Special moves are the most interesting part of the game, but many regular matches are at least partially scripted and require you to vary your approach. The story won't progress unless you put your players in a specific situation, leading to a mid-game epiphany that allows someone to learn a new move. You can also have friendly matches against teams you've already beaten, which will be pure 11 vs. 11 matches, and those are more fun than story matches. Unfortunately, you'll never make any story progress simply playing friendly matches. It's a great way to grind and level your team, though. Soccer matches in Inazuma Eleven are at their best when they're pure, and it would be nice to be able to take your team online and play against other human beings. Regretfully, only local multiplayer is supported.

Although they fare better than the moments between, even the soccer matches aren't all sunshine and joy thanks to a few quirks. You can call a time-out to pause the action and outline an elaborate play. You can draw lines to guide your players, then resume play and watch those plans be put into motion. The downside is that if semi-random chance leads to you losing the ball, your players will continue along the paths you plotted until every move is executed. You can cancel individual actions by drawing new paths, but this is a slow process and there’s no option to simply cancel everything at once. The time-out function simply isn't worth the risk as a result, and is only really useful if you need to pause the game.

The game's presentation is also a mixed bag. There's a huge cast of characters with unique designs, using the charming Level-5 cartoon style. The music is upbeat and fun, perfectly suited to the tone of the game (as is to be expected from composer Yasunori Mitsuda, of Chrono Trigger fame). The game uses over-the-top anime cutscenes and the effect is that the whole thing feels like a children's cartoon. With that said, this game was clearly designed to be played on last generation's DS hardware. The sprites are cute, but they’re tiny and difficult to interact with when things get frantic. You can make a player run faster by tapping on them, for instance, but you're sufficiently likely to accidentally miss and instead kick the ball away that it's not worth trying. The few 3D models that are used to animate special moves are ugly and low-poly, which can be jarring. Mike seems like a pretty upbeat and positive guy in his character art, but he scowls like a jerk in 3D. Meanwhile, the soccer ball looks like a 20-sided D&D die. It would have been nice if art assets had received a facelift for this 3DS version.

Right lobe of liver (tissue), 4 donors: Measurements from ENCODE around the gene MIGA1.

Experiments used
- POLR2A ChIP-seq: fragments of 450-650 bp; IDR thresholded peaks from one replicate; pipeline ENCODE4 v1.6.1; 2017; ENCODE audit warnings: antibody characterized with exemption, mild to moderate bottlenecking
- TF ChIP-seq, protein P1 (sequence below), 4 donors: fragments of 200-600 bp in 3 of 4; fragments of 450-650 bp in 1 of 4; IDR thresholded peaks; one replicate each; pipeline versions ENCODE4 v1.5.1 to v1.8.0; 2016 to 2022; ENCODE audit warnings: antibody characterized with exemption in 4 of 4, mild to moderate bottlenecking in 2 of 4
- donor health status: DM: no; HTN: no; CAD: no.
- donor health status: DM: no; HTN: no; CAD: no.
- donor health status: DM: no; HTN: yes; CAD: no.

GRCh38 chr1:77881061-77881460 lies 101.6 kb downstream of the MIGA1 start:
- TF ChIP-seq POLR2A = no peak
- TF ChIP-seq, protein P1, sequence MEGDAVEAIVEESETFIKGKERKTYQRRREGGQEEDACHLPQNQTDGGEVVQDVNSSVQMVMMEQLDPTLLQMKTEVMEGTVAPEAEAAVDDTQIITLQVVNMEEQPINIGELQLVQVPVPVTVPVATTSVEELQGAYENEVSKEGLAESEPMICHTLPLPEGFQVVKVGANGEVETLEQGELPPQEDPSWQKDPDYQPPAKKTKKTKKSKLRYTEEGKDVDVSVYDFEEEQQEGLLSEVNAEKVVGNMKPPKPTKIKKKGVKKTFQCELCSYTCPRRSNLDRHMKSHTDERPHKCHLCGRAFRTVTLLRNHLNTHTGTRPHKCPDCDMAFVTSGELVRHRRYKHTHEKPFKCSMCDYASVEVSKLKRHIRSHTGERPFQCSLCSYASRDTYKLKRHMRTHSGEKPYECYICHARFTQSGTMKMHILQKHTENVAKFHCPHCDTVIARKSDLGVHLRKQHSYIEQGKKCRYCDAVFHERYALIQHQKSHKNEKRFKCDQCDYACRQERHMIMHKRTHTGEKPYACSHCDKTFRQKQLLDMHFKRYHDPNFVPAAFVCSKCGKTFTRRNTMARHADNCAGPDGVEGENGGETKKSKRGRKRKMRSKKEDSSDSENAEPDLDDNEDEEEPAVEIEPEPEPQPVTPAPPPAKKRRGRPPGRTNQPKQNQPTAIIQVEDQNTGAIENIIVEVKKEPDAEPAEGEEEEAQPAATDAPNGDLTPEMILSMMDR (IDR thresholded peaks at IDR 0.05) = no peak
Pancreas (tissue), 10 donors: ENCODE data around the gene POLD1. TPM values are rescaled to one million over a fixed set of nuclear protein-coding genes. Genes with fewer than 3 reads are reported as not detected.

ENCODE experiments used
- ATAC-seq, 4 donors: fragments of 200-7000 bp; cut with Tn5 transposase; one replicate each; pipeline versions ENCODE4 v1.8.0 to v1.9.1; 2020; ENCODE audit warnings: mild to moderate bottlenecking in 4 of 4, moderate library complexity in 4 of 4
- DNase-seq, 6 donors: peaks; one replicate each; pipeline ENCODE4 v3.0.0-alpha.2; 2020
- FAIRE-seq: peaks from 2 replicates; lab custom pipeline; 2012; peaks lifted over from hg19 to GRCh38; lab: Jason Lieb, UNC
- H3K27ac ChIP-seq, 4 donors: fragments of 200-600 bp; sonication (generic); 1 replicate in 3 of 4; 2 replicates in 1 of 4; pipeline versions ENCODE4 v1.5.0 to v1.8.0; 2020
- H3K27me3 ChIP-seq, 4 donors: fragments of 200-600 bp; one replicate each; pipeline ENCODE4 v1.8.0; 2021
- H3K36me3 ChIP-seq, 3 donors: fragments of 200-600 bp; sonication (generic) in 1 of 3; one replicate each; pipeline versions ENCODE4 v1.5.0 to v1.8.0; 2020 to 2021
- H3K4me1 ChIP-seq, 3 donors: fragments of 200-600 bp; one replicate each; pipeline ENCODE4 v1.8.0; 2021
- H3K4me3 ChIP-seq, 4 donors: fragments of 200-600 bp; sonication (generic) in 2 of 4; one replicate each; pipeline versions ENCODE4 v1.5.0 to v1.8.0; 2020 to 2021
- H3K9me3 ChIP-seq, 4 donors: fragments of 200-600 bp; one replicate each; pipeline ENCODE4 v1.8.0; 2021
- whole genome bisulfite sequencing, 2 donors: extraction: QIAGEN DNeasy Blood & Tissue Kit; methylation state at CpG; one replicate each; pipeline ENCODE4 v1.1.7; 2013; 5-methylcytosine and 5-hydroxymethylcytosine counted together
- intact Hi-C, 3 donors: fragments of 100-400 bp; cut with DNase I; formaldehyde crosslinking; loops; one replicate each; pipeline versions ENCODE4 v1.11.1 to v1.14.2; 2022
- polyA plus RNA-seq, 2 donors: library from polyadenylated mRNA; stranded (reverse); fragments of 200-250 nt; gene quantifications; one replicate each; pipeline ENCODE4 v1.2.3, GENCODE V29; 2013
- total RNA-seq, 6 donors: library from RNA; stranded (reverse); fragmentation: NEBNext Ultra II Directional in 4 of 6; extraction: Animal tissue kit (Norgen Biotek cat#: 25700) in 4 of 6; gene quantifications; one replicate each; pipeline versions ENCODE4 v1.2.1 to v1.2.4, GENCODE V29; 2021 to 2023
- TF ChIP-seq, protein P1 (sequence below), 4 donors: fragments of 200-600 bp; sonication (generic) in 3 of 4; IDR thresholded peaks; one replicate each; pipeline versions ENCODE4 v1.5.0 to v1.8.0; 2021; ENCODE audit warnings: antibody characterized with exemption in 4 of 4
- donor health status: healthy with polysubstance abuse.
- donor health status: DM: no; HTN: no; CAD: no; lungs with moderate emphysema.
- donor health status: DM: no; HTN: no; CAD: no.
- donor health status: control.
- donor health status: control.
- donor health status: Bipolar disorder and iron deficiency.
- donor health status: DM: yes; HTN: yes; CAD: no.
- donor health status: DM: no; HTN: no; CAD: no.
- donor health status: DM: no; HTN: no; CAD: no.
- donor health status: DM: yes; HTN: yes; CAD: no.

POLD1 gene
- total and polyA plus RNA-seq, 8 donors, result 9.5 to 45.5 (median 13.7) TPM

The low resolution also means you can only see a small fraction of the field at a time, which makes it tough to keep track of your players’ positions. A map of the field on the top screen would have been incredibly helpful, but the top screen only shows the score. The game is sometimes bad at teaching you how to play. You can choose the amount of power behind your shots, for example, but the game never tells you what that means in a practical sense (higher power means faster shots, but lower accuracy, in case you wondered).

This game came out years ago. Many people have played it already. There's really no excuse for so many of these problems to persist. That’s especially true of the misused top screen. Hopefully, the rest of the series is more refined than this first entry, which is a valiant effort that fails to live up to its potential. If you have the patience for it, though, Inazuma Eleven is still an interesting hybrid of genres that does at least work on a fundamental level. If you're interested in the game, it's probably worth checking it out. Though it's definitely not right for everyone, it might be right for you.

Rating: 6/10

Roto13's avatar
Staff review by Rhody Tobin (February 24, 2014)

Rhody likes to press the keys on his keyboard. Sometimes the resulting letters form strings of words that kind of make sense when you think about them for a moment. Most times they're just random gibberish that should be ignored. Ball-peen wobble glurk.